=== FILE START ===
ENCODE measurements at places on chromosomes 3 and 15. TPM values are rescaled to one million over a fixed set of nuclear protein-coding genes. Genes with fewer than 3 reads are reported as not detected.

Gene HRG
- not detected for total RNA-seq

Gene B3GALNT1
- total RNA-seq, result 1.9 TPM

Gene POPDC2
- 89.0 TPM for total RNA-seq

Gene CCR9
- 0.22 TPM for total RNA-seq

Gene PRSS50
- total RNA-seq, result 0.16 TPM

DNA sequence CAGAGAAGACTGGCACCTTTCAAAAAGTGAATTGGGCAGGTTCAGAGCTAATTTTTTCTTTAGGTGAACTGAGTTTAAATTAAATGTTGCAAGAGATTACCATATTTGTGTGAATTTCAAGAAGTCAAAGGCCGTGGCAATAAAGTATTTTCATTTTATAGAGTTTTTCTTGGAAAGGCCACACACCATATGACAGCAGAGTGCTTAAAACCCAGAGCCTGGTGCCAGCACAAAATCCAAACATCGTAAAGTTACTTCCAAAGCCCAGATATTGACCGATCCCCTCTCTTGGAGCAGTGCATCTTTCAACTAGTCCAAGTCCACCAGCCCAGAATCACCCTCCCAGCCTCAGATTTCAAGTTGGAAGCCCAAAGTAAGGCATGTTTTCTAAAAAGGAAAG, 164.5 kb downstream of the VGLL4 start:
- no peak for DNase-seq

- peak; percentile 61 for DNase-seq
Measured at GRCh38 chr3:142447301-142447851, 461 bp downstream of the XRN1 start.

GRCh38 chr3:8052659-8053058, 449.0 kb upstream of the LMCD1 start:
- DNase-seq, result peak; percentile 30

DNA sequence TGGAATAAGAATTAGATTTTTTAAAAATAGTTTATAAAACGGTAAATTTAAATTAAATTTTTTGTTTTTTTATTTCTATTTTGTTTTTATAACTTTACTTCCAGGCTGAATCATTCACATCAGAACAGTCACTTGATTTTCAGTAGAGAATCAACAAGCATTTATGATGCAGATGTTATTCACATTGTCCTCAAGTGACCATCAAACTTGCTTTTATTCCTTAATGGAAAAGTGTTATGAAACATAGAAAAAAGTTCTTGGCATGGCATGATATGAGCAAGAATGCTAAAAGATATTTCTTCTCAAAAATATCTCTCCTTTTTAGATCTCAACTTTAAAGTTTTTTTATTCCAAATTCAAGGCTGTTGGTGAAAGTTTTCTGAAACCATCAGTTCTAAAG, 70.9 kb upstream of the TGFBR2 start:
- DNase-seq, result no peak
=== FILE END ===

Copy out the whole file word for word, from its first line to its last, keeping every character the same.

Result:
ENCODE measurements at places on chromosomes 3 and 15. TPM values are rescaled to one million over a fixed set of nuclear protein-coding genes. Genes with fewer than 3 reads are reported as not detected.

Gene HRG
- not detected for total RNA-seq

Gene B3GALNT1
- total RNA-seq, result 1.9 TPM

Gene POPDC2
- 89.0 TPM for total RNA-seq

Gene CCR9
- 0.22 TPM for total RNA-seq

Gene PRSS50
- total RNA-seq, result 0.16 TPM

DNA sequence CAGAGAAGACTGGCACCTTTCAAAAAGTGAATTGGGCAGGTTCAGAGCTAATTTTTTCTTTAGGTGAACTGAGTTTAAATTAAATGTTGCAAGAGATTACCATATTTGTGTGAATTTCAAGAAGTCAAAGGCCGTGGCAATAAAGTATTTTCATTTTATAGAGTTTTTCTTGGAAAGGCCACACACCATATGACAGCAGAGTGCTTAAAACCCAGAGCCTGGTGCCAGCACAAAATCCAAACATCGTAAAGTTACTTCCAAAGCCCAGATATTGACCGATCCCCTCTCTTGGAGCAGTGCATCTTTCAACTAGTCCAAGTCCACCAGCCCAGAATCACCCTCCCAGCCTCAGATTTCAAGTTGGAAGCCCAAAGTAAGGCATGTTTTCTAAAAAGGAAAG, 164.5 kb downstream of the VGLL4 start:
- no peak for DNase-seq

- peak; percentile 61 for DNase-seq
Measured at GRCh38 chr3:142447301-142447851, 461 bp downstream of the XRN1 start.

GRCh38 chr3:8052659-8053058, 449.0 kb upstream of the LMCD1 start:
- DNase-seq, result peak; percentile 30

DNA sequence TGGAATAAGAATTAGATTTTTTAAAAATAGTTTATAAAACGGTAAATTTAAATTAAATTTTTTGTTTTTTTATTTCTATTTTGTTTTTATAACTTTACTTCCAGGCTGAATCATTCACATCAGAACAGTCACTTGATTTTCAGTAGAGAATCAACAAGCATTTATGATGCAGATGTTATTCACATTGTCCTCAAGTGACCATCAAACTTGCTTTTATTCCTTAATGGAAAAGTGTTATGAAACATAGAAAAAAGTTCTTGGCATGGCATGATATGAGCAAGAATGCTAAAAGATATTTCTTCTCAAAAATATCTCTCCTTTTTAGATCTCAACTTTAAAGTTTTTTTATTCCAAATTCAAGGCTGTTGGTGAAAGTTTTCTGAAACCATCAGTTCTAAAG, 70.9 kb upstream of the TGFBR2 start:
- DNase-seq, result no peak